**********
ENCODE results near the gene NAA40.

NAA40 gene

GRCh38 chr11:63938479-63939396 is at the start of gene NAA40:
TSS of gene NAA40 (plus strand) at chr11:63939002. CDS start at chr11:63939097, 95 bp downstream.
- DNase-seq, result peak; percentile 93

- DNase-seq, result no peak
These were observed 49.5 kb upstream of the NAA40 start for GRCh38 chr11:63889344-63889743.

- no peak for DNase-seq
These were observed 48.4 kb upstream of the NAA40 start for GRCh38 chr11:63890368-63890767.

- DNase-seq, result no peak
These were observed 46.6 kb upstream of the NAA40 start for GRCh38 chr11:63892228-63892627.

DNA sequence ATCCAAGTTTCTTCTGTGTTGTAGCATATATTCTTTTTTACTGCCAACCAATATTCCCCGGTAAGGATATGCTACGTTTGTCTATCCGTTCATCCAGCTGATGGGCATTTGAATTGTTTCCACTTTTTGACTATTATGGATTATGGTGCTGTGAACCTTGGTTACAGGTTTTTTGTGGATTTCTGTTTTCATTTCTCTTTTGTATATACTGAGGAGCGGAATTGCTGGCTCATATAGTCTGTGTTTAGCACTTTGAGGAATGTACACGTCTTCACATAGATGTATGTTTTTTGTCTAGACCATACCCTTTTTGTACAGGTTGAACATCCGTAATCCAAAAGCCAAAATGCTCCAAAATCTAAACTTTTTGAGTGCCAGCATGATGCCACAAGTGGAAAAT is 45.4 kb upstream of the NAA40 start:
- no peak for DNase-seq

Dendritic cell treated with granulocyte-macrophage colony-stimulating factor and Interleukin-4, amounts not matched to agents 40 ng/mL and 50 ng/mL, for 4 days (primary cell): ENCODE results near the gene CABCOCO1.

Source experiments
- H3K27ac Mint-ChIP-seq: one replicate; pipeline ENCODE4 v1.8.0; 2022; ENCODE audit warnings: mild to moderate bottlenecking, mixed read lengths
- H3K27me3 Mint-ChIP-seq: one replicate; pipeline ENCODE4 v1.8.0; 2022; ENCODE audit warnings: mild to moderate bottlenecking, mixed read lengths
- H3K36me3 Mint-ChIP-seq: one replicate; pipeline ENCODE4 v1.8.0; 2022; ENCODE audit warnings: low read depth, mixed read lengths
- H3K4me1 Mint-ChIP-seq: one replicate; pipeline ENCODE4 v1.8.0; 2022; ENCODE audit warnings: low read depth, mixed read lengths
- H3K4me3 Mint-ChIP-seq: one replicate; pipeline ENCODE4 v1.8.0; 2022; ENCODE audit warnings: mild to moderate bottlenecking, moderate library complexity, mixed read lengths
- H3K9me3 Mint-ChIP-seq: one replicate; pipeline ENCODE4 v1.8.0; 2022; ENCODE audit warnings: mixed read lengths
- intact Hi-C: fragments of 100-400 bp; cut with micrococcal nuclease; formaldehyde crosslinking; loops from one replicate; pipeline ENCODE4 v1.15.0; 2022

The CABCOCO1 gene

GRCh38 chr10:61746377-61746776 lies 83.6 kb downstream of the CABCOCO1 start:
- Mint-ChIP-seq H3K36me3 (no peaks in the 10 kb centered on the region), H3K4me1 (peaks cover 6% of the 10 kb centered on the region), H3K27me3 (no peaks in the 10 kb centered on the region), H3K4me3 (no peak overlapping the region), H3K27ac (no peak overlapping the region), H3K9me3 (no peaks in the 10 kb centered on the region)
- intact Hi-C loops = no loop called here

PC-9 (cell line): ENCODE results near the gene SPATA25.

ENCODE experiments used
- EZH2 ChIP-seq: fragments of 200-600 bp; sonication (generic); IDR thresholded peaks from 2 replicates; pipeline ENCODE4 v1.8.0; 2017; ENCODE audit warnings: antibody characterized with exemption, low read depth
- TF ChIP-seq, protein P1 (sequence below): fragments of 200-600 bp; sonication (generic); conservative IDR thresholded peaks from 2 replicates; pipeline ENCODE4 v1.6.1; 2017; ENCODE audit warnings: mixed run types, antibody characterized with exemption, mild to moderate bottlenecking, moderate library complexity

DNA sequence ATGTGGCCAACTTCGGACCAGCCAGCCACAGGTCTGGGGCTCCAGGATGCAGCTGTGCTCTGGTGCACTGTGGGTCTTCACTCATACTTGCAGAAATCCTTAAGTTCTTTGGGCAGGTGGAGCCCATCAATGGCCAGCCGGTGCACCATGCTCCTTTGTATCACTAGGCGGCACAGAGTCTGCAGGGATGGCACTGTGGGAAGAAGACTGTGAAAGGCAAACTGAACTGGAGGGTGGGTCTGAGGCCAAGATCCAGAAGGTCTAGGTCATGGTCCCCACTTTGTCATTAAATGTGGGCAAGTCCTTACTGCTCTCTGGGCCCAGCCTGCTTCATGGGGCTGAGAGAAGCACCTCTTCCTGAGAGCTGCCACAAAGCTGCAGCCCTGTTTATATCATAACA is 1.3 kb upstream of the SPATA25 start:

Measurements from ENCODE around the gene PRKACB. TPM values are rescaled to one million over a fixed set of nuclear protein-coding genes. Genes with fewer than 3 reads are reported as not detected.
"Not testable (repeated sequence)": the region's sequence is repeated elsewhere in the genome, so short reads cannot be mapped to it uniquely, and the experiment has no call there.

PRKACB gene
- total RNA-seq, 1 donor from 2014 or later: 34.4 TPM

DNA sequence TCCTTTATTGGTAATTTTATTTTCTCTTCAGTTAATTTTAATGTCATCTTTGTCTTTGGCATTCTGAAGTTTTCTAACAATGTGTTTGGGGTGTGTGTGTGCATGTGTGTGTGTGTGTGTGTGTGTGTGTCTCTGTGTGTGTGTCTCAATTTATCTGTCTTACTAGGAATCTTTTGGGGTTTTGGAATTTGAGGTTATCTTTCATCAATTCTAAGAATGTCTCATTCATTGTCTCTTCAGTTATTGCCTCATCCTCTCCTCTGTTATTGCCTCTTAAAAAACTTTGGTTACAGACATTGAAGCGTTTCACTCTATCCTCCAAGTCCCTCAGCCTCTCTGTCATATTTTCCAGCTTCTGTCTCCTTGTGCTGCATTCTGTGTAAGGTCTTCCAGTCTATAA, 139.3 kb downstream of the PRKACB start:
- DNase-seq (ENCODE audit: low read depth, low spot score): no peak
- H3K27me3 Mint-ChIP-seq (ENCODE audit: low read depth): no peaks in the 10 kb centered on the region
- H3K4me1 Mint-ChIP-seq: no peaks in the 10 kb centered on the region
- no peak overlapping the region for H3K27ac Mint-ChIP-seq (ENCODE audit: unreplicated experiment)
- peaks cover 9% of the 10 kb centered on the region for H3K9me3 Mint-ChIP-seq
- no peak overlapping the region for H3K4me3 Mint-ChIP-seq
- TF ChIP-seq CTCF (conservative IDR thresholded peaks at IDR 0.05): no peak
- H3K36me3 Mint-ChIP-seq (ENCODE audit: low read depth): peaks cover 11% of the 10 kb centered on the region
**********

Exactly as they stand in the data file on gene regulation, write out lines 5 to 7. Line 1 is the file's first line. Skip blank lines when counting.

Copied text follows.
- DNase-seq, result peak; percentile 93

- DNase-seq, result no peak
These were observed 49.5 kb upstream of the NAA40 start for GRCh38 chr11:63889344-63889743.